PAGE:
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Lesson 14.6

Word or Sentence Stress

La acentuación de las palabras o frases
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As we have seen in the last lesson (Syllable Stress), within words there are specific syllable stresses. The same is true within sentences. Sentence stress is what gives English its particular rhythm.

As we have seen in the last lesson, Syllable Stress, within words there are specific syllable stresses. The same is true within sentences. Sentence stress is what gives English its particular rhythm.

Sentences are composed of generally two types of words: content words and structure words.

Content Words:
Content words are the key words that give the sentence meaning. Content words include the following types of words: principal verbs, nouns, adjectives, adverbs and negative auxiliary verbs (don’t, can’t, etc.)

Structure Words:
Structure words are generally small, simple words that give the sentence correct grammatical structure. Structure words include: pronouns, prepositions (except when part of a phrasal verb), articles, conjunctions and affirmative auxiliary verbs.

Generally if we remove the structural words from a sentence, it can still be understood. Therefore we place the stress in English on the content words.

Take a look at the examples below. Stressed words are in capital letters.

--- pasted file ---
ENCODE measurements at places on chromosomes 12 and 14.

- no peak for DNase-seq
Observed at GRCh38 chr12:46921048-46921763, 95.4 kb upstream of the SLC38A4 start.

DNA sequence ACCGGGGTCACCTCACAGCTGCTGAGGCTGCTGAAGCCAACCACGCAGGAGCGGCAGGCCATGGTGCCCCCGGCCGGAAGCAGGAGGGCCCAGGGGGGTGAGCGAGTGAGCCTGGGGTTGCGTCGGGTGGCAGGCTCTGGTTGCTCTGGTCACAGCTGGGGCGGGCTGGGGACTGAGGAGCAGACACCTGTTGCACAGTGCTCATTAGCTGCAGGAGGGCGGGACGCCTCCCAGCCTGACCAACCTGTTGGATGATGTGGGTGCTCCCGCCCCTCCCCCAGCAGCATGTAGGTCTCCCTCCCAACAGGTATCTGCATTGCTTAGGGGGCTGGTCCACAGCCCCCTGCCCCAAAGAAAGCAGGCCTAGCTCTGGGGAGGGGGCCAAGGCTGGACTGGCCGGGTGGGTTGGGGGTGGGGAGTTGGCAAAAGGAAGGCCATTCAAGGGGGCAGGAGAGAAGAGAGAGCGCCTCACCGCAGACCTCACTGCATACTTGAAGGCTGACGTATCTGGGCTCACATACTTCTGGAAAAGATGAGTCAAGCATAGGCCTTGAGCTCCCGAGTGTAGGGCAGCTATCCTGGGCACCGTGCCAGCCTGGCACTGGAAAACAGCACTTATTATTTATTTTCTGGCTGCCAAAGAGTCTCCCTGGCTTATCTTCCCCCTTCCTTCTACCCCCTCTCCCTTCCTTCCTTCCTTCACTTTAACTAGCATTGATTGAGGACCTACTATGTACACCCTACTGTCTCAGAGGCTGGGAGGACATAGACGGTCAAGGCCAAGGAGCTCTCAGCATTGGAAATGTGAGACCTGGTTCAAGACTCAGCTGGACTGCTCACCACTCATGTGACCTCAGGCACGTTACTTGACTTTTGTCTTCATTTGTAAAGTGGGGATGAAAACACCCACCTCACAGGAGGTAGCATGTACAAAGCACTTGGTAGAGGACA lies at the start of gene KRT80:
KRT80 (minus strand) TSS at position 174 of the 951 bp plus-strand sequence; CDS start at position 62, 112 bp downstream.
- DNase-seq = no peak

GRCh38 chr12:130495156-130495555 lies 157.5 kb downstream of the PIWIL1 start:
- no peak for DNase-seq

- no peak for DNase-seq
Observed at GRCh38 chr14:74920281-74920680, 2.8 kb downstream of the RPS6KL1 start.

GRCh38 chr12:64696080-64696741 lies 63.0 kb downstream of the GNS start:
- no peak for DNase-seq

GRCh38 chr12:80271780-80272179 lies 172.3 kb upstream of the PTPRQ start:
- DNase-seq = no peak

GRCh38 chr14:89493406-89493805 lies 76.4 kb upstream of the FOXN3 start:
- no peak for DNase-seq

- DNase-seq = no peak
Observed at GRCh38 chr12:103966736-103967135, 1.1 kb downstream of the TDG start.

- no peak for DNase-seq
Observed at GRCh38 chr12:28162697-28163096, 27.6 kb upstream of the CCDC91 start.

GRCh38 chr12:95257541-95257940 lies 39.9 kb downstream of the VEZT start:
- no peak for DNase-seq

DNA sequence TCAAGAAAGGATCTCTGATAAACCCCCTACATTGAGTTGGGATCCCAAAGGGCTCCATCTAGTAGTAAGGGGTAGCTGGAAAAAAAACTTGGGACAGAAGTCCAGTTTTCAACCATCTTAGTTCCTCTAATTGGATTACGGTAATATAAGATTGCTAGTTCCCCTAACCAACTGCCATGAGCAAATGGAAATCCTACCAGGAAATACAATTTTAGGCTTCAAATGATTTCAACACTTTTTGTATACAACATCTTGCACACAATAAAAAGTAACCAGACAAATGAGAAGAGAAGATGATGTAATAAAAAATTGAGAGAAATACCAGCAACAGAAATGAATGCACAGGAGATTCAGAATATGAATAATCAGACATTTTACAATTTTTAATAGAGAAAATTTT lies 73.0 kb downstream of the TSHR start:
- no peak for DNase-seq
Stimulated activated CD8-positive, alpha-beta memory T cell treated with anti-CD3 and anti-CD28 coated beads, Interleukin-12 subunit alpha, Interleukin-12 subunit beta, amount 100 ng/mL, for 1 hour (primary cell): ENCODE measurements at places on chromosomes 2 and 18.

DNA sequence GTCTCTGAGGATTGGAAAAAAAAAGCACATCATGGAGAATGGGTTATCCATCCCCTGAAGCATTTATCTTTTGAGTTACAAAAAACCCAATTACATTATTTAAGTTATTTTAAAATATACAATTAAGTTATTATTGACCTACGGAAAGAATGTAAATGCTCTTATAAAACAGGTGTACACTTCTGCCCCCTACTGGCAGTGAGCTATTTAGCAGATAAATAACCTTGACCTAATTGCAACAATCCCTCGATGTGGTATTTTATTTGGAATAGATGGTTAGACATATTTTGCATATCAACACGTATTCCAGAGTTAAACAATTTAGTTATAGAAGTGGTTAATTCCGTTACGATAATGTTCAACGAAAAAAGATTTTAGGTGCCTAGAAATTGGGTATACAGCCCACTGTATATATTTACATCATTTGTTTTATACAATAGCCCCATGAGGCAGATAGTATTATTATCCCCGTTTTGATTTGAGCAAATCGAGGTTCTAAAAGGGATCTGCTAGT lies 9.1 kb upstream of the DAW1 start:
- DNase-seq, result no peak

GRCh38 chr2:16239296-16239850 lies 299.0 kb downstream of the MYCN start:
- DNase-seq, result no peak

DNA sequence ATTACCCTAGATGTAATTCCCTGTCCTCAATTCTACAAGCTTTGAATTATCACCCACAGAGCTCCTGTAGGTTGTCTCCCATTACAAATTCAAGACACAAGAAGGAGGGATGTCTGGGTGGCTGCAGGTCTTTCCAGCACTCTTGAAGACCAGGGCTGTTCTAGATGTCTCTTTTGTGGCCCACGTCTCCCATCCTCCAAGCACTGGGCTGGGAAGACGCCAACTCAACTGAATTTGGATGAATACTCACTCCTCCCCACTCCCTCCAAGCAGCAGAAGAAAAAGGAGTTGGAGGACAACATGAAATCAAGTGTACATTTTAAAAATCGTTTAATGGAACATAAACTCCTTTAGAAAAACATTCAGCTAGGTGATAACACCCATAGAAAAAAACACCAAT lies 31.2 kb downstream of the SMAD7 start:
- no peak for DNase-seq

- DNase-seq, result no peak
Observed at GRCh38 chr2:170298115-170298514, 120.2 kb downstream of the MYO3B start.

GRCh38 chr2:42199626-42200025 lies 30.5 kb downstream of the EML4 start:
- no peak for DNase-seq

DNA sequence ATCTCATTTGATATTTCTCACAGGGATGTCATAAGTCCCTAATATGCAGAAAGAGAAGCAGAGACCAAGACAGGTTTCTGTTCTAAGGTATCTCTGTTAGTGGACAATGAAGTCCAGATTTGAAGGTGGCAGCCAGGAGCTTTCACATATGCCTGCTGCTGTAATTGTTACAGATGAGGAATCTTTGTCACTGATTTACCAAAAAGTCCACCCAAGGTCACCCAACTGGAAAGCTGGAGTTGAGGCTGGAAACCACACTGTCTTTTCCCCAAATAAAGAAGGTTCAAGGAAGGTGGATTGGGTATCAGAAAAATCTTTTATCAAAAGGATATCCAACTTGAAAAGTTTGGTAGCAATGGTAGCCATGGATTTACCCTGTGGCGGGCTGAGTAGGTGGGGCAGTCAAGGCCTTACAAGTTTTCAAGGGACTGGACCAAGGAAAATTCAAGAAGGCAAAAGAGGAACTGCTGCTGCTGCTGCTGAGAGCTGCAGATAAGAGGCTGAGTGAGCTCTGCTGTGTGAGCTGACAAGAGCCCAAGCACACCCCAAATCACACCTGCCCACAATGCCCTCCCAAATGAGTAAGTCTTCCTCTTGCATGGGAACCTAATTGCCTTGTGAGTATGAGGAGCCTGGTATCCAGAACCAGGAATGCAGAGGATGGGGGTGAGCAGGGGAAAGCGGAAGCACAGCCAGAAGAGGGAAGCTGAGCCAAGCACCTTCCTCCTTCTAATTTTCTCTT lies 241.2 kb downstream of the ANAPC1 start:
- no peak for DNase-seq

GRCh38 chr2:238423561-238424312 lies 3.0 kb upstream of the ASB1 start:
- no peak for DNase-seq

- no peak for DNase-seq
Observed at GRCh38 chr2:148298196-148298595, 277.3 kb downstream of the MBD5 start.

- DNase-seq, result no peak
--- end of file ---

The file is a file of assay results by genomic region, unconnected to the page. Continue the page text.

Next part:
Examples:

 The VALLEY GLISTENED as the SUN SET SLOWLY over the HORIZON.
 I’m GOING to the PARTY with him, but ONLY because he PROMISED me we’ll BE back EARLY.

Say the above sentences to yourself. Notice that while the second sentence is longer, both take approximately 3.5 to 4 seconds to say. Notice also that both contain the same number of content or stressed words. As we have said, English is a time-stressed language. The amount of time between stressed words is the same, regardless of the number of unstressed words between them. For this reason, while the second sentence is longer, it takes the same amount of time to say as the first sentence.

Note: As we saw earlier in the lesson on syllable stress, the meaning of a word can change depending on where we place the stress (deSERT [v.] vs. DEsert [n.]). The same is true with word stress within sentences. We can stress a structure word for example, to give emphasis. Take a look at the following examples.

Examples:

HE doesn’t think it’s a good idea.(meaning: it is “he” not someone else who thinks it is a bad idea, the emphasis is therefore on who)
He DOESN’T think it’s a good idea.(meaning: he thinks it’s a bad idea, the emphasis is on the fact that he doesn’t believe something, it may be used to respond or correct someone’s position: “He thinks it’s a good idea?” “No. He DOESN’T think it’s a good idea.”)
He doesn’t THINK it’s a good idea.(meaning: by emphasizing “think”, the speaker is indicating that he has considered the idea and has come to the conclusion that it is not a good idea, it is indicating a personal opinion)
He doesn’t think IT’S a good idea.(meaning: that among the various possible ideas, this particular one is not a good one)
He doesn’t think it’s a GOOD idea.(meaning: by using “good” the speaker is indicating a qualitative judgement about the idea; this sentence could be followed by “He thinks it’s a FANTASTIC idea.” or “He thinks it’s a TERRIBLE idea.”)
He doesn’t think it’s a good IDEA.(meaning: the emphasis here on “idea” could indicate that the speaker is focusing on the idea, rather than something else, such as the plan for implementing the idea)
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